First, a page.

Finally, the Court is not persuaded that a 2008 handbook, which says nothing about arbitration, and whose terms are not inconsistent with Reichner's agreement to arbitrate, somehow cancels his 1999 agreement. The handbook says that it "supersedes all past manuals, procedures, understandings, standards or any verbal or written policies that have been distributed on behalf of McAfee Inc., any of its subsidiaries, or acquired companies." But this makes no reference to past offers of employment, and it is unreasonable to conclude that an employee manual retroactively voided individual employment agreements. Furthermore, the same introduction to the employee handbook upon which Reichner relies states that the "policies and procedures outlined in this handbook . . . are not intended to confer contractual rights of any kind upon any employee, or to create contractual obligations of any kind for the Company." (Pl.'s Resp. Ex. 2 [Employee Handbook].)

The Court concludes that Reichner and McAfee have a valid agreement to arbitrate.

B. Unconscionability

Reichner also contends the agreement is unconscionable for a number of procedural and substantive reasons. He points out that the employment offer is a contract of adhesion that he did not draft and which involved no negotiation or opportunity for review by counsel. The contract also leaves out a number of terms, rendering the contract ambiguous and susceptible to interpretation unfavorable to Reichner. (Pl.'s Resp. at 6-8.)

Agreements to arbitrate may only be invalidated on the grounds of "generally applicable contract defenses, such as fraud, duress, or unconscionability." Doctor's Assocs., Inc. v. Casarotto, 517 U.S. 681, 687 (1996). Unconscionability exists in two forms: procedural and substantive; the party contending that an agreement to arbitrate is unconscionable must establish both forms of unconscionability to render the contract unenforceable. Harris v. Green Tree Fin. Corp., 183 F.3d 173, 181 (3d Cir. 1999); Zimmer v. CooperNeff Advisors, Inc., 523 F.3d 224, 230 (3d Cir. 2008) (noting that party challenging arbitration agreement "has the burden to demonstrate that the agreement is both procedurally and substantively unconscionable"); see also McNulty v. H&R Block, 843 A.2d 1267, 1273 (Pa. Super. Ct. 2004) ("A determination of unconscionability requires a twofold determination: 1) that the contractual terms are unreasonably favorable to the drafter, and 2) that there is no meaningful choice on the part of the other party regarding the acceptance of the provisions.").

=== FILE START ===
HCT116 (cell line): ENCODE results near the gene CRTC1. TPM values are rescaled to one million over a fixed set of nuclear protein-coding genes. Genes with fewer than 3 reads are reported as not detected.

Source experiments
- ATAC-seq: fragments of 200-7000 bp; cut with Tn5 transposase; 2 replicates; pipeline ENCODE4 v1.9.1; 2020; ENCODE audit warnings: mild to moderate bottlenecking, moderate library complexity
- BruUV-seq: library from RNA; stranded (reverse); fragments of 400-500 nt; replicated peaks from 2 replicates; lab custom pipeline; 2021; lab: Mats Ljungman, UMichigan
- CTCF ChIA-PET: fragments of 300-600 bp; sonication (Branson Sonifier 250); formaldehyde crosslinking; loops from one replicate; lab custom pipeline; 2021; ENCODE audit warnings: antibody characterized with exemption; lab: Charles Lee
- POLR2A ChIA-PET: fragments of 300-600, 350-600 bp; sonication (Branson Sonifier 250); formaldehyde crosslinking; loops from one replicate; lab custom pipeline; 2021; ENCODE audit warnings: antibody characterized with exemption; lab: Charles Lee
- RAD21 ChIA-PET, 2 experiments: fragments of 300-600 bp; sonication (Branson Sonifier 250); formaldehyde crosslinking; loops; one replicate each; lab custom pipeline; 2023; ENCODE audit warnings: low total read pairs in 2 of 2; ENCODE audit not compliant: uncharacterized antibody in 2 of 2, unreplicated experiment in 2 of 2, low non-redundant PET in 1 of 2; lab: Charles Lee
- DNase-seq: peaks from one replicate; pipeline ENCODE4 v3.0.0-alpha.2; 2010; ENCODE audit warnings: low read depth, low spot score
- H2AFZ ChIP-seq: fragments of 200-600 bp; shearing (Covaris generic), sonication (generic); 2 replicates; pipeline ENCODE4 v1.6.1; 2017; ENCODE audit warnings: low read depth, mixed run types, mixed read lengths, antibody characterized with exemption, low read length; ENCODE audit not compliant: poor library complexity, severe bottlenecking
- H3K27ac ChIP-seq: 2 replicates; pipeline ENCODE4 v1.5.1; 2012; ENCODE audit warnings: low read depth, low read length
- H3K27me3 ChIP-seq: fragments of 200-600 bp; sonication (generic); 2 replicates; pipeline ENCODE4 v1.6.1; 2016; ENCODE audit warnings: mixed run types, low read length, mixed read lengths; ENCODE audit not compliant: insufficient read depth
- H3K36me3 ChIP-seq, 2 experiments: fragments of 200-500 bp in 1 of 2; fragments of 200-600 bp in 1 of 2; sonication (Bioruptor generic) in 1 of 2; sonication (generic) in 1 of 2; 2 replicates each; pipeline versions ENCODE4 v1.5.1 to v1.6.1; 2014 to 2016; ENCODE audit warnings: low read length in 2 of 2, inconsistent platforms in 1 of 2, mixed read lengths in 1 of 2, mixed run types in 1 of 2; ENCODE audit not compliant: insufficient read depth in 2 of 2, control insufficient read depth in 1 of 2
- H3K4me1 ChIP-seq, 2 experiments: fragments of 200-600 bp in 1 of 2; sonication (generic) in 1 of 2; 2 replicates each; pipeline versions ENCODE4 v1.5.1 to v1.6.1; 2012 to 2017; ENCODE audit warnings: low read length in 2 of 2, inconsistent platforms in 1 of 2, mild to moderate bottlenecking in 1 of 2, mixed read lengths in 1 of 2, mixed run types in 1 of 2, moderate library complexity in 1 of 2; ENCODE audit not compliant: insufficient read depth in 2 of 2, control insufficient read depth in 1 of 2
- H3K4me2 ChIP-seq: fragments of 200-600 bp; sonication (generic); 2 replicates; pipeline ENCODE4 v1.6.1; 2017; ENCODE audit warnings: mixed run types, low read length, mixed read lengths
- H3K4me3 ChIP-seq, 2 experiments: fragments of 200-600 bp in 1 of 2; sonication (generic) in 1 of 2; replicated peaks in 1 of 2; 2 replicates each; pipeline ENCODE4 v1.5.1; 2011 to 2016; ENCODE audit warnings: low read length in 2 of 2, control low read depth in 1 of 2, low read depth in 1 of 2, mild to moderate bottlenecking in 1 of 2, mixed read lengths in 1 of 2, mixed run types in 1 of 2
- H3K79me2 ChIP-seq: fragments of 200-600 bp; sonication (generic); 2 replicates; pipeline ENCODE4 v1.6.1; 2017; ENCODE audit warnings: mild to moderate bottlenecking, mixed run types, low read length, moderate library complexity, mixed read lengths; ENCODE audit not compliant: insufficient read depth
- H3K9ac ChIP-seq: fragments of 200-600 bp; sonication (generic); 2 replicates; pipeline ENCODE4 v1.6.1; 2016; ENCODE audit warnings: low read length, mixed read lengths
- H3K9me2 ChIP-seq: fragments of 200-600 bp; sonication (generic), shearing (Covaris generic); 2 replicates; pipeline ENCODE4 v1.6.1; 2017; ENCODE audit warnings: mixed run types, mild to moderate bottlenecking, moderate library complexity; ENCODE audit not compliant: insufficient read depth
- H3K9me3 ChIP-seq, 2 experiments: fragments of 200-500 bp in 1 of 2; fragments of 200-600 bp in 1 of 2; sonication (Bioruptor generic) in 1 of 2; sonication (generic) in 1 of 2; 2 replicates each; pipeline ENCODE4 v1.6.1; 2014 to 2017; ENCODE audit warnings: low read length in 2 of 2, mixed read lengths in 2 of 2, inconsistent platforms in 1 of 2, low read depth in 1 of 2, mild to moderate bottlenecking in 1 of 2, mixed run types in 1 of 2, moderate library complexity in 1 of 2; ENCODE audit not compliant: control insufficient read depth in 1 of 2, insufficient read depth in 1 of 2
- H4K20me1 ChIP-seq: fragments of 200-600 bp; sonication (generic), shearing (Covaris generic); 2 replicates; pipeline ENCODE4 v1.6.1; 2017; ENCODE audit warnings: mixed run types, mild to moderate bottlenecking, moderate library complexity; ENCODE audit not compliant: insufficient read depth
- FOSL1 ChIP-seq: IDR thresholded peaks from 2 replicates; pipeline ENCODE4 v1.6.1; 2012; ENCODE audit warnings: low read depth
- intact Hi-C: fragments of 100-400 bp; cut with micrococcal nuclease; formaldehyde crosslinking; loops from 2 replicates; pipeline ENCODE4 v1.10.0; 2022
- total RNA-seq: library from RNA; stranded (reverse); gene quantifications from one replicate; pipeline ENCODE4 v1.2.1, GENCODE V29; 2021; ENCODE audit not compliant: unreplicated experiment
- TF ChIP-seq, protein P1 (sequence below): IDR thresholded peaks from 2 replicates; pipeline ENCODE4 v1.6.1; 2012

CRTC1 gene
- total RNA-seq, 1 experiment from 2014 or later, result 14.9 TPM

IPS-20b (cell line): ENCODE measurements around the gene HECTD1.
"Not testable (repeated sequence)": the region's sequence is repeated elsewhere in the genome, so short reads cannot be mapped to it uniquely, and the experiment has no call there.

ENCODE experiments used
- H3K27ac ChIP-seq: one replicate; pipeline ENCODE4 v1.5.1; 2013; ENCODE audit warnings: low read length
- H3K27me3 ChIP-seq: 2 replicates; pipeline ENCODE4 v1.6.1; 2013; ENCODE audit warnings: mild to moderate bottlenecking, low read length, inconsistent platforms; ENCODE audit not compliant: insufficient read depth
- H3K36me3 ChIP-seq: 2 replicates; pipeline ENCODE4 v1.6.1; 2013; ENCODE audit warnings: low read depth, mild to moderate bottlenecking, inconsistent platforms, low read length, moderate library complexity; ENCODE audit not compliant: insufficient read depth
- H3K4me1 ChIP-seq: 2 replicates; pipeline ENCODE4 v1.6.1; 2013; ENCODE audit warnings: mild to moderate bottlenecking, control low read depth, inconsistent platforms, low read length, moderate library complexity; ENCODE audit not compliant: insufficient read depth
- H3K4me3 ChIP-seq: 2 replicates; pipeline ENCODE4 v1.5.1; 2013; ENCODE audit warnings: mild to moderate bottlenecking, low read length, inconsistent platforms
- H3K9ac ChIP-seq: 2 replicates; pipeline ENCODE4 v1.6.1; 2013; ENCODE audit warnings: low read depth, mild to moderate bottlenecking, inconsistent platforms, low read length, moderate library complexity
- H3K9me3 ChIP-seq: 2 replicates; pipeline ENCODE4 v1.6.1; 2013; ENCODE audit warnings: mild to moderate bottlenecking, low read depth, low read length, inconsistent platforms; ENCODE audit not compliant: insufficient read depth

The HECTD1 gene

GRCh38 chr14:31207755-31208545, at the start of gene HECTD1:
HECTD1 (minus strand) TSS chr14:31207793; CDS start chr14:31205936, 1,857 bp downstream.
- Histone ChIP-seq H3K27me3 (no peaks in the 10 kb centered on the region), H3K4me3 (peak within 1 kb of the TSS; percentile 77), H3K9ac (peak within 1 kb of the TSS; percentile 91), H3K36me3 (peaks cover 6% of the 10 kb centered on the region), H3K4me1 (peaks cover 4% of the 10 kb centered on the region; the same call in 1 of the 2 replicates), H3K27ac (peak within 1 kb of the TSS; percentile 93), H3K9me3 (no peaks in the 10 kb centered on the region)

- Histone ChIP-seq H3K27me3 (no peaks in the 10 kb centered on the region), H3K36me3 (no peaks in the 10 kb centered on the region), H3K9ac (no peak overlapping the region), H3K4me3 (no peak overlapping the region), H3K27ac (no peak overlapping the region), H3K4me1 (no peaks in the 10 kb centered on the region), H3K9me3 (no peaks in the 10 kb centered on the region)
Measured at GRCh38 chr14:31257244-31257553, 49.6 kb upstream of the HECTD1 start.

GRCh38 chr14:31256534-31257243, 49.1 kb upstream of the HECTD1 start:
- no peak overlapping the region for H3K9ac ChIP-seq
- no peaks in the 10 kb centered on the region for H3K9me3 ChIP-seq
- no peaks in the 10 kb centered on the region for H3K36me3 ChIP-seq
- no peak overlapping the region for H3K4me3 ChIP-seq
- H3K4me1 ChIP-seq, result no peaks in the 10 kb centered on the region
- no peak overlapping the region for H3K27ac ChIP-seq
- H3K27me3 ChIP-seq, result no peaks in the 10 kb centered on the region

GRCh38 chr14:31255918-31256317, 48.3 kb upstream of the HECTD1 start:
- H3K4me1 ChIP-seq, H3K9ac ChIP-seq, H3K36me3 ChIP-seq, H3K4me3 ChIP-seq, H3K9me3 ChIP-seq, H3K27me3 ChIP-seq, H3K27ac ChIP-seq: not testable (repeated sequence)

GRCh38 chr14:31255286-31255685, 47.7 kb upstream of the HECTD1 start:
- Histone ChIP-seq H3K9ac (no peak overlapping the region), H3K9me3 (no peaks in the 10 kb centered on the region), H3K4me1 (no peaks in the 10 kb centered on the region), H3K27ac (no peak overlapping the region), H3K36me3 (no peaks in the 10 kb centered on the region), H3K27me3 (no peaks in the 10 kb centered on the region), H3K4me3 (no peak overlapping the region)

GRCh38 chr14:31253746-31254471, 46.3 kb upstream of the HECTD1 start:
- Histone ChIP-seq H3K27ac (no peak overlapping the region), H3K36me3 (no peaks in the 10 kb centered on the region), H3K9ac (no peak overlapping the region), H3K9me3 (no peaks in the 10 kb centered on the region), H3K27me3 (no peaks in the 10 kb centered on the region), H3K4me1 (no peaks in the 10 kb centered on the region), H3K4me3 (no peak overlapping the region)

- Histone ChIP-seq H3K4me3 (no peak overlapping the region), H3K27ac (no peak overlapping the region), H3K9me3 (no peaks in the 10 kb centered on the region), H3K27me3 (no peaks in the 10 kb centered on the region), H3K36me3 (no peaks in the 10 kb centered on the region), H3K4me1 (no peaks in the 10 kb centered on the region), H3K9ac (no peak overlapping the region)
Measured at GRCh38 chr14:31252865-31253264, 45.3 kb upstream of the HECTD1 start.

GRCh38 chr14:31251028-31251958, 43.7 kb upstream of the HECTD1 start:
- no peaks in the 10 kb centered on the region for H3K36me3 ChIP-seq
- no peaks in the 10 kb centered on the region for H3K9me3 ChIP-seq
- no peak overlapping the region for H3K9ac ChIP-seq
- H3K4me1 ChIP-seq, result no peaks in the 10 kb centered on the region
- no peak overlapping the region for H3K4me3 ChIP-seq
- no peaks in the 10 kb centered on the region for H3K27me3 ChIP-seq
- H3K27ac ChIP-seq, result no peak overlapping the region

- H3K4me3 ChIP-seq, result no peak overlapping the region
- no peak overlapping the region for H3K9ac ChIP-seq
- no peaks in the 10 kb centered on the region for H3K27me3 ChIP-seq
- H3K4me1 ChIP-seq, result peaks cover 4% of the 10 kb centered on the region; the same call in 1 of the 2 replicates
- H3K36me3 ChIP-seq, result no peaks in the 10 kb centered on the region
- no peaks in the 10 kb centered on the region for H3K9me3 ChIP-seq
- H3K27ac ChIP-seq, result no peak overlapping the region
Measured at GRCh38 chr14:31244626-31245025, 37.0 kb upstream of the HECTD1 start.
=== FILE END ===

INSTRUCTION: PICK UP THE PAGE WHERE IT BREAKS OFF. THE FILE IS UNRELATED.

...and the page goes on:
1. Procedural Unconscionability

Procedural unconscionability involves "the process by which an agreement is reached and the form of an agreement, including the use therein of fine print and convoluted or unclear language." Zimmer, 523 F.3d at 228.

Reichner believes that the employment offer he accepted is a contract of adhesion. "A contract of adhesion is one which is prepared by the party with excessive bargaining power who presents it to the other party for signature on a take-it-or-leave-it basis." Alexander v. Anthony Int'l, L.P., 341 F.3d 256, 265 (3d Cir. 2003) (internal quotation marks omitted). Unequal bargaining power alone, however, is insufficient to make an arbitration agreement a contract of adhesion. Brennan v. Cigna Corp., 282 F. App'x 132, 136 (3d Cir. 2008) (citing Gilmer v. Interstate/Johnson Lane Corp., 500 U.S. 20, 33 (1991)). Although a contract of adhesion is not per se unconscionable, such a contract is generally procedurally unconscionable. Alexander, 341 F.3d at 265; McNulty, 843 A.2d at 1273 n.6 ("[S]imply because a dispute involves an adhesion contract, that contract is not automatically unconscionable. However, the determination that an adhesion contract is at issue, by definition fulfills the second prong of the unconscionability test.").